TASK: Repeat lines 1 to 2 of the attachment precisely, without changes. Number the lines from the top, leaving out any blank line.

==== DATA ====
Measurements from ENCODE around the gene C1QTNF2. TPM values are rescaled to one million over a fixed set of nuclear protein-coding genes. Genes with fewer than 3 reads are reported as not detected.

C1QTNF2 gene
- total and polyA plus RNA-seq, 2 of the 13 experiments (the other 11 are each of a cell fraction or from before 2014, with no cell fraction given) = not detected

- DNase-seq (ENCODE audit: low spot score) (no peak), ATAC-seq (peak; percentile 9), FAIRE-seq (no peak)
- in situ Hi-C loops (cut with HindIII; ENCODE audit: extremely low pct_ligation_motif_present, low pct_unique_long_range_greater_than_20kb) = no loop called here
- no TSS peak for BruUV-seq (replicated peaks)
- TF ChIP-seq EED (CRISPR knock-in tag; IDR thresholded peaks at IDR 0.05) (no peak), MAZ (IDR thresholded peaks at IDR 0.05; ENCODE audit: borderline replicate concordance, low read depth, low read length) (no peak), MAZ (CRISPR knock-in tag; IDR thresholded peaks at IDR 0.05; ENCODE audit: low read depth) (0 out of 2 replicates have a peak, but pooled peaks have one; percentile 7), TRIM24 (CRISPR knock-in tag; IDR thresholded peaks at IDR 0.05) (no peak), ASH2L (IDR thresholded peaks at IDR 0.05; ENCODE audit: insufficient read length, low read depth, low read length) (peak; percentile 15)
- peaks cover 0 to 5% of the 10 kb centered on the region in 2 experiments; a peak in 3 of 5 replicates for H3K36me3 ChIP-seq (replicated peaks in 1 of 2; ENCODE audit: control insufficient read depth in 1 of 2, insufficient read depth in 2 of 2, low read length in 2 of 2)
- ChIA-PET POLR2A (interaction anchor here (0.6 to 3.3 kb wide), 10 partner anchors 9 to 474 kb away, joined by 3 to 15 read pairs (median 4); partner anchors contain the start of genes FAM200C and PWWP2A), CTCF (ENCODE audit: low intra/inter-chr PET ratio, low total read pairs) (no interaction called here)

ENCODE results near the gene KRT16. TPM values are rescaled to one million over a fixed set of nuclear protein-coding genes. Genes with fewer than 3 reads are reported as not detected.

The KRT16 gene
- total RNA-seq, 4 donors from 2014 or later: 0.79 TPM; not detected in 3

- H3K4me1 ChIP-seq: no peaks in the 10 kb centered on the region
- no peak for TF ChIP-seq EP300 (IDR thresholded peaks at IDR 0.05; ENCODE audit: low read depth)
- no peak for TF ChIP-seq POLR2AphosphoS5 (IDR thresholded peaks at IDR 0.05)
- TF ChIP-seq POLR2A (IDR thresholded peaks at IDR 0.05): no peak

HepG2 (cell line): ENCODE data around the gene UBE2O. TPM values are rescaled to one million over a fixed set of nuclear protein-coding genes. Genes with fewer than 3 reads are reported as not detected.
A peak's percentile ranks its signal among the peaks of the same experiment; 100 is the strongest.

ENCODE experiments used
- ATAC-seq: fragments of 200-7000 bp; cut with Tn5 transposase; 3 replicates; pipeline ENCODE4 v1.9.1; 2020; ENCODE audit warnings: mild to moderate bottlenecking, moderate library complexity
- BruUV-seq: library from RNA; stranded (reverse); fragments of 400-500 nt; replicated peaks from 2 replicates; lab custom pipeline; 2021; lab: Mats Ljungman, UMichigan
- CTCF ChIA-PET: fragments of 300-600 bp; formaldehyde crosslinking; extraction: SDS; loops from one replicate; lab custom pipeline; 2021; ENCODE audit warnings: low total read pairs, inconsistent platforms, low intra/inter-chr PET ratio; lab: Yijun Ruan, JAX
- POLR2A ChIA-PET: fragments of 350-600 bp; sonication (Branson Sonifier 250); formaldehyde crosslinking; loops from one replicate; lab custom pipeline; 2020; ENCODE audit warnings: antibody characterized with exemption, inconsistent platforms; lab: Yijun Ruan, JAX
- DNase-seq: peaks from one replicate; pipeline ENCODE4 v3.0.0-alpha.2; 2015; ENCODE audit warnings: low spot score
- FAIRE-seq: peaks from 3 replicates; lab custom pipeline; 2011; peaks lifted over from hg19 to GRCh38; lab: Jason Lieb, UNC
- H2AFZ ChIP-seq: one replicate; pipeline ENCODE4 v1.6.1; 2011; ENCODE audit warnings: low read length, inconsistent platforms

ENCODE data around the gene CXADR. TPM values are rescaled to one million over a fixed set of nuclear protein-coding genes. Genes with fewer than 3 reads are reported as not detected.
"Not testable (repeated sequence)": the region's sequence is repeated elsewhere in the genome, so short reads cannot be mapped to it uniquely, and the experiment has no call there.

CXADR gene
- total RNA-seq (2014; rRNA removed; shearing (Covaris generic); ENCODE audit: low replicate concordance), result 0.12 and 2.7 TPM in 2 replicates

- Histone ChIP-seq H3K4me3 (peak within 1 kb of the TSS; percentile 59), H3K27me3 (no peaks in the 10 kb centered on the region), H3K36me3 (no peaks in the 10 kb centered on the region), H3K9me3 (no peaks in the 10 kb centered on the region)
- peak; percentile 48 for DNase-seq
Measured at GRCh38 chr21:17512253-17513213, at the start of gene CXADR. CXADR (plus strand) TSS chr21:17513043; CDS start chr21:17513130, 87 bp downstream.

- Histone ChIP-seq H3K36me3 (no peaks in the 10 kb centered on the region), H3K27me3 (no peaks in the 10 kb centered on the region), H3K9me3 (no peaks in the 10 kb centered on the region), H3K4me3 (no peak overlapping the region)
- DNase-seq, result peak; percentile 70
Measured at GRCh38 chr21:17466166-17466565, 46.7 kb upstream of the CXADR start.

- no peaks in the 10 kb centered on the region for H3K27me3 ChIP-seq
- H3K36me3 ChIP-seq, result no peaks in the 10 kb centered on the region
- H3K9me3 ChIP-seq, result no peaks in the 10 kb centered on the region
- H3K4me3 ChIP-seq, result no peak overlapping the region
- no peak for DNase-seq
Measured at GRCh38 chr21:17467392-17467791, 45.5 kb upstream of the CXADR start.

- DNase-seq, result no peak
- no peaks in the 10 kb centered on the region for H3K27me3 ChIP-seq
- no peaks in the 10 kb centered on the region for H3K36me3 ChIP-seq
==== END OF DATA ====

Measurements from ENCODE around the gene C1QTNF2. TPM values are rescaled to one million over a fixed set of nuclear protein-coding genes. Genes with fewer than 3 reads are reported as not detected.

C1QTNF2 gene